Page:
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Kodály Philharmonia Celebrates the 250th Anniversary of Beethoven

This year marks the 250th anniversary of Beethoven’s birth. In honour of the 250th anniversary of the world-famous pianist, the Kodály Philharmonia Debrecen plays all the symphonies of the great classical master throughout the 2019-2020 season.

Kodály Philharmonia Debrecen was founded in 2011 by merging the Kodály Philharmonic Orchestra and the Kodály Choir.

BEETHOVEN 250. – III. CONCERT

11 February 2020, 7:30 PM

Kölcsey Center, Great Hall

Beethoven: Violin Concerto in D major, Op. 61st

Beethoven: Symphony No. 6 in F Major, “Pastorale”, Op. 68th

Featuring: Kristóf Baráti (violin) and Kodály Philharmonia Debrecen

Conductor: Imre Kollár

Beethoven composed his Violin Concerto in D major, Op. 61, in 1806. Once Franz Clement presented it, it was seen unsuccessful and ridiculous for some decades. In 1844 by Joseph Joachim revived it and since then it has become one of the best-known violin concertos. 

The Symphony No. 6 in F Major, “Pastorale”, Op. 68th was completed in 1808. It contains explicitly programmatic content and it was first performed in the Theater an der Wien on 22 December 1808 in a four-hour concert.

BEETHOVEN 250. – IV. CONCERT

3 March 2020, 7:30 PM

Kölcsey Center, Great Hall

Beethoven: Triple C Concerto for Piano, Violin and Cello, Op.56.

Beethoven: Symphony No. 5 in C Minor Op. 67 “FATE”

Featuring: Kelemen Barnabás (violin), Alexander Buzlov (cello) and Kodály Philharmonia Debrecen

Conductor: Dániel Somogyi-Tóth

Beethoven wrote the Symphony No. 5 in C minor between 1804 and 1808. It is one of the best-known compositions in classical music and one of the most frequently played symphonies. It is widely considered one of the cornerstones of western music. It was first performed in Vienna’s Theater an der Wien in 1808 with great success. 

The Symphony No. 5 in C minor was composed in 1803 and later published in 1804. It’s the only concerto Beethoven ever completed for more than one solo instrument.

BEETHOVEN 250. – V. CONCERT

24 March 2020, 7:30 PM

Kölcsey Center, Great Hall

Beethoven: Symphony No. 4 in B major, Op. 60

Beethoven:  Symphony No.7 in A major op.92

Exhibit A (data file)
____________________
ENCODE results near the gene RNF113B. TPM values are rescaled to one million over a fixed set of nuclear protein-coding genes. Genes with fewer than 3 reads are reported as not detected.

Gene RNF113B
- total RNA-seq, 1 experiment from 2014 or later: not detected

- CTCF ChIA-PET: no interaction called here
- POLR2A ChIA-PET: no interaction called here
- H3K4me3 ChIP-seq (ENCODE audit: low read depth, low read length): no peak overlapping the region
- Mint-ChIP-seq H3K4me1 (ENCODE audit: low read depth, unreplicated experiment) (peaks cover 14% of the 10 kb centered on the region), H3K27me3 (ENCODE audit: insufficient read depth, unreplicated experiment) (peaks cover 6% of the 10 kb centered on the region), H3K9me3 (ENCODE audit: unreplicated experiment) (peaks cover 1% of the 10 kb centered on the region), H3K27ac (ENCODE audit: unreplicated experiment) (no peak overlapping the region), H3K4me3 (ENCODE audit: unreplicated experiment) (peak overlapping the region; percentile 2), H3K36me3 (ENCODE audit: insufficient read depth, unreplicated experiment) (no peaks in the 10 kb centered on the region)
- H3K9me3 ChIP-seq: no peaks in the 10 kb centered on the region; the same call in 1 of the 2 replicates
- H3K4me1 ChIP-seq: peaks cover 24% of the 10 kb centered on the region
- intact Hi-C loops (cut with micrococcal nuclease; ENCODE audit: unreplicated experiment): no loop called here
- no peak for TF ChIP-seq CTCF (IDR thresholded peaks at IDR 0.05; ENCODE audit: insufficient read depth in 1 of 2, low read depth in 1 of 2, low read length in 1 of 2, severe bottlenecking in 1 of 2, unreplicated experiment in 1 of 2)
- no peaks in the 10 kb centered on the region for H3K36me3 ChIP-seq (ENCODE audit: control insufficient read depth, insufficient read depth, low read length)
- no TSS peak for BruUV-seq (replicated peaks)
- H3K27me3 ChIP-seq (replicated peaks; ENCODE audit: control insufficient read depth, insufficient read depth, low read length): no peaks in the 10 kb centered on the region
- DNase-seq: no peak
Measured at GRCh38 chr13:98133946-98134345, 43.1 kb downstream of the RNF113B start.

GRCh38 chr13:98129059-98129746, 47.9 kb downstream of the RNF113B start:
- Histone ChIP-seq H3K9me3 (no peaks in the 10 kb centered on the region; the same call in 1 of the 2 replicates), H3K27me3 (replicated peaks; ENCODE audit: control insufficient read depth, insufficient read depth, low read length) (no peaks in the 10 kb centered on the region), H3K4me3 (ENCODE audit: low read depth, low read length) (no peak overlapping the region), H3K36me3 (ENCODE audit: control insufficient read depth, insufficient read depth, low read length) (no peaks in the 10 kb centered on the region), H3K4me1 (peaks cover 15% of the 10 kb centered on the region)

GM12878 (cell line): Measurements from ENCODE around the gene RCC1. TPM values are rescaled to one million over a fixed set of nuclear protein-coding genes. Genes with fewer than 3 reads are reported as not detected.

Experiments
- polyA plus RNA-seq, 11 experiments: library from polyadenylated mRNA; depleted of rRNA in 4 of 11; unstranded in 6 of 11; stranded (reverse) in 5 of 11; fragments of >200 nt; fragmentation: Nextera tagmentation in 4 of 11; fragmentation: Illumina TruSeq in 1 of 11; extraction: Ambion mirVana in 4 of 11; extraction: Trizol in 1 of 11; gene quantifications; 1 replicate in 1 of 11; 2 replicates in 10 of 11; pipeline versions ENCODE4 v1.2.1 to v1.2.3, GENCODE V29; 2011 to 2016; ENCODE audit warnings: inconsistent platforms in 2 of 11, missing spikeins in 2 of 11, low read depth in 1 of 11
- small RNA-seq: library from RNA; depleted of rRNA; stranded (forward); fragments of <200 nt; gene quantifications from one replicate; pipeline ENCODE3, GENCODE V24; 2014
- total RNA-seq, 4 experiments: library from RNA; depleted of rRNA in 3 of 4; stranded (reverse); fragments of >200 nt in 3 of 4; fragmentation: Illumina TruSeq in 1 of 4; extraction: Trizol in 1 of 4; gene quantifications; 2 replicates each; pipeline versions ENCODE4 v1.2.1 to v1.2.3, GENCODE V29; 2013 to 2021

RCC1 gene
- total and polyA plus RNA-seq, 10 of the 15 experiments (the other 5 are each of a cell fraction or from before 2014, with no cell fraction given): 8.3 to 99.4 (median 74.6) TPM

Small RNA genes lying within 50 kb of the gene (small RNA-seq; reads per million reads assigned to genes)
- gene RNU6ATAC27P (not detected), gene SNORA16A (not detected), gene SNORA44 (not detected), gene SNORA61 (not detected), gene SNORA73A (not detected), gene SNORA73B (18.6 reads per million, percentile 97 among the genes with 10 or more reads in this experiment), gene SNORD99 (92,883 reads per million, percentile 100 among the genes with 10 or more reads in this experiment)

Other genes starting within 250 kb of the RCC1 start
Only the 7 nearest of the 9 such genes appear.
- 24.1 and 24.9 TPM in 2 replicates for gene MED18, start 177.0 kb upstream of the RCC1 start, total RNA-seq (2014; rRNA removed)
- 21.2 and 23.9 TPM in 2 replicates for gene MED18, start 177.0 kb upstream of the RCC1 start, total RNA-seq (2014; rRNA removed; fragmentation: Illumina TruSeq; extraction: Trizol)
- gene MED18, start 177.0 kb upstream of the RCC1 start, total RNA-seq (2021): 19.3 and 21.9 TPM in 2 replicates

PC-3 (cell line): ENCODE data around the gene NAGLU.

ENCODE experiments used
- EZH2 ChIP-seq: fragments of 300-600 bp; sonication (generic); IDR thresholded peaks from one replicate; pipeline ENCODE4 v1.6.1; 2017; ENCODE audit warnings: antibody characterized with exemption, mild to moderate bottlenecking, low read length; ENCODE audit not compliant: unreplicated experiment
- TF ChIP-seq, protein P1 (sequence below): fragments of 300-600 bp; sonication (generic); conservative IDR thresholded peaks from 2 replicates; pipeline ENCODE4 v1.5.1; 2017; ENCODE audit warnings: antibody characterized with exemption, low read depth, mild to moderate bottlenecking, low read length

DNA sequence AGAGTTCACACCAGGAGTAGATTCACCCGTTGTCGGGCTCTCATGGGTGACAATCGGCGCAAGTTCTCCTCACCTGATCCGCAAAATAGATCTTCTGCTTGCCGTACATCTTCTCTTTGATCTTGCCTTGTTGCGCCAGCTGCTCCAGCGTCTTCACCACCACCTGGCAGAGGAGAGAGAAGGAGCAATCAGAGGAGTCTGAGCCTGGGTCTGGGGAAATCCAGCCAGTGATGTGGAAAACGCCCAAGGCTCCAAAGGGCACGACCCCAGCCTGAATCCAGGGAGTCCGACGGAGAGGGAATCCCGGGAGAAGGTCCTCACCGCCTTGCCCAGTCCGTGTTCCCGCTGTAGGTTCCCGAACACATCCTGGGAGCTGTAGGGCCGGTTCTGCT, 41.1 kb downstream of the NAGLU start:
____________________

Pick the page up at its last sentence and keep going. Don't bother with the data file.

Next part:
Featuring:  Kodály Philharmonia Debrecen

Conductor: Imre Kollár

The Symphony No. 7 in A major, Op. 92, is a symphony in four movements composed by Ludwig van Beethoven between 1811 and 1812. The second movement, Allegretto, was the most popular movement and frequently performed separately from the complete symphony. 

The  Symphony No. 4 in B major, Op. 60 is in four movements. It was composed in 1806 and premiered in March 1807 at a private concert in Vienna at the townhouse of Prince Lobkowitz. It has not become as widely known among music lovers.  

BEETHOVEN 250. – VI. CONCERT

26 May 2020, 7:30 PM 

Kölcsey Center, Great Hall

Beethoven: Symphony No. 9 in D minor, Op. 125.

Featuring: Ágnes Rendes, Marianna Bódi, Gergely Boncsér, László Jekl – Vocals

Kodály Philharmonia Debrecen and Kodály Choir Debrecen (director: Máté Sipos Szabó)

Conductor: Kobajasi Kenicsiro (Japan)

Tickets purchased for May 29, 2020, are valid for the May 26 concert or redeemable at the point of purchase.

BEETHOVEN 250. – VI. CONCERT

27 May 2020, 7:30 PM 

Kölcsey Center, Great Hall

Beethoven: Symphony No. 9 in D minor, Op. 125.

Featuring: Ágnes Rendes, Marianna Bódi, Gergely Boncsér, László Jekl – Vocals

Kodály Philharmonia Debrecen and Kodály Choir Debrecen (director: Máté Sipos Szabó)

Conductor: Kobajasi Kenicsiro (Japan)

Tickets purchased for May 30, 2020, are valid for the May 27 concert or redeemable at the point of purchase.

Beethoven: Symphony No. 9 in D minor, Op. 125. is the final complete symphony, composed between 1822 and 1824; and performed in Vienna on 7 May 1824. It was seen as Beethoven’s greatest work. It was the first example of a major composer using voices in a symphony.

Source for details about Beethoven Symphony’s: Wikipedia.

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